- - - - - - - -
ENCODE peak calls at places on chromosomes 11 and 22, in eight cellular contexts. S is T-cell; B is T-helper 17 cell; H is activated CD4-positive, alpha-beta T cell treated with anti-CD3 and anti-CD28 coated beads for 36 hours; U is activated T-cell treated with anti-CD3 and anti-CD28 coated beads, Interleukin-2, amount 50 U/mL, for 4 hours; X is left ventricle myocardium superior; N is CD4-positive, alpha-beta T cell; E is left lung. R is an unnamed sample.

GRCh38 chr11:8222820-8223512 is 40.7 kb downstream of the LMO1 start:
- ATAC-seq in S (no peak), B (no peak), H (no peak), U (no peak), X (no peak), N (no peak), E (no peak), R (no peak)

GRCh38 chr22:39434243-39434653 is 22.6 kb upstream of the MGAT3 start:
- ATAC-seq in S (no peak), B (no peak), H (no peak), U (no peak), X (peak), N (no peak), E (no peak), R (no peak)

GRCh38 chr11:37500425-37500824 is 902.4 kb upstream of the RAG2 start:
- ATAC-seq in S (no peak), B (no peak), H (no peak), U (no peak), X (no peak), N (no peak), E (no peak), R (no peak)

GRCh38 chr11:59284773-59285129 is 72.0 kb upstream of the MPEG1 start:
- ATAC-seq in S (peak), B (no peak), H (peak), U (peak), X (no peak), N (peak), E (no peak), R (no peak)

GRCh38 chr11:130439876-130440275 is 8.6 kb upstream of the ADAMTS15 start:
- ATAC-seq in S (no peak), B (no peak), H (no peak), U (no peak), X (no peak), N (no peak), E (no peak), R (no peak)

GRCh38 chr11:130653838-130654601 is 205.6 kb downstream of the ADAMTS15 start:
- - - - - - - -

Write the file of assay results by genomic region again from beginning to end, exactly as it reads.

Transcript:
ENCODE peak calls at places on chromosomes 11 and 22, in eight cellular contexts. S is T-cell; B is T-helper 17 cell; H is activated CD4-positive, alpha-beta T cell treated with anti-CD3 and anti-CD28 coated beads for 36 hours; U is activated T-cell treated with anti-CD3 and anti-CD28 coated beads, Interleukin-2, amount 50 U/mL, for 4 hours; X is left ventricle myocardium superior; N is CD4-positive, alpha-beta T cell; E is left lung. R is an unnamed sample.

GRCh38 chr11:8222820-8223512 is 40.7 kb downstream of the LMO1 start:
- ATAC-seq in S (no peak), B (no peak), H (no peak), U (no peak), X (no peak), N (no peak), E (no peak), R (no peak)

GRCh38 chr22:39434243-39434653 is 22.6 kb upstream of the MGAT3 start:
- ATAC-seq in S (no peak), B (no peak), H (no peak), U (no peak), X (peak), N (no peak), E (no peak), R (no peak)

GRCh38 chr11:37500425-37500824 is 902.4 kb upstream of the RAG2 start:
- ATAC-seq in S (no peak), B (no peak), H (no peak), U (no peak), X (no peak), N (no peak), E (no peak), R (no peak)

GRCh38 chr11:59284773-59285129 is 72.0 kb upstream of the MPEG1 start:
- ATAC-seq in S (peak), B (no peak), H (peak), U (peak), X (no peak), N (peak), E (no peak), R (no peak)

GRCh38 chr11:130439876-130440275 is 8.6 kb upstream of the ADAMTS15 start:
- ATAC-seq in S (no peak), B (no peak), H (no peak), U (no peak), X (no peak), N (no peak), E (no peak), R (no peak)

GRCh38 chr11:130653838-130654601 is 205.6 kb downstream of the ADAMTS15 start: